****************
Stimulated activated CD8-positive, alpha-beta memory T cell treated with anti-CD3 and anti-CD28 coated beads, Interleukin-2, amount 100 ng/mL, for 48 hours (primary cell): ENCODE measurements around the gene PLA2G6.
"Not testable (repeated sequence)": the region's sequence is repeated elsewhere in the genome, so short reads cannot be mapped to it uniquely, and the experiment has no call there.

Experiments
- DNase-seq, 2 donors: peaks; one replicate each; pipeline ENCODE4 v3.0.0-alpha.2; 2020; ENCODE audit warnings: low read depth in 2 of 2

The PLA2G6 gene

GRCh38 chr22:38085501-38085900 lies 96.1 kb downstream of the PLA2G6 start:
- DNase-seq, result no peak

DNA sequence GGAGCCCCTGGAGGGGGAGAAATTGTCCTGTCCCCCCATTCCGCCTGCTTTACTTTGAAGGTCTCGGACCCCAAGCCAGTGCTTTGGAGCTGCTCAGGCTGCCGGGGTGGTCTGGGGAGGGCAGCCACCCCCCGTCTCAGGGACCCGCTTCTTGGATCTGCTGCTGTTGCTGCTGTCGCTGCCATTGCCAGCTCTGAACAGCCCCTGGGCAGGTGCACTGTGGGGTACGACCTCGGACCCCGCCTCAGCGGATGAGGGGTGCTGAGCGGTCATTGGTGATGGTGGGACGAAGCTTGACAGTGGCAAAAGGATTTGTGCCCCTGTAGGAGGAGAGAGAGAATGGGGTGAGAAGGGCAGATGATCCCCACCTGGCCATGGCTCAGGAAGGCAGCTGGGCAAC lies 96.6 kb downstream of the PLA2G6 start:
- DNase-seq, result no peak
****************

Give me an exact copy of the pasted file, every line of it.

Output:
Stimulated activated CD8-positive, alpha-beta memory T cell treated with anti-CD3 and anti-CD28 coated beads, Interleukin-2, amount 100 ng/mL, for 48 hours (primary cell): ENCODE measurements around the gene PLA2G6.
"Not testable (repeated sequence)": the region's sequence is repeated elsewhere in the genome, so short reads cannot be mapped to it uniquely, and the experiment has no call there.

Experiments
- DNase-seq, 2 donors: peaks; one replicate each; pipeline ENCODE4 v3.0.0-alpha.2; 2020; ENCODE audit warnings: low read depth in 2 of 2

The PLA2G6 gene

GRCh38 chr22:38085501-38085900 lies 96.1 kb downstream of the PLA2G6 start:
- DNase-seq, result no peak

DNA sequence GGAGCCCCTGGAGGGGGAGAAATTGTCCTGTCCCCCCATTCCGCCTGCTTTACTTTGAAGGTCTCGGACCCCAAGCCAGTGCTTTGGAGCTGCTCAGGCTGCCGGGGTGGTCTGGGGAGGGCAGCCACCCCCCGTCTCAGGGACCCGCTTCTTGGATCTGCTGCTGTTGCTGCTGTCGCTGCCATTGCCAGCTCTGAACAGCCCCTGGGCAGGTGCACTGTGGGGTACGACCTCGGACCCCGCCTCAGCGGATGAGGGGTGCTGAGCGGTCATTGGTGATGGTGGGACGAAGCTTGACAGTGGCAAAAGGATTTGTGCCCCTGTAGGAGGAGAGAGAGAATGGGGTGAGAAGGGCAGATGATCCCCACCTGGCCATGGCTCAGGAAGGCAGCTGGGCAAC lies 96.6 kb downstream of the PLA2G6 start:
- DNase-seq, result no peak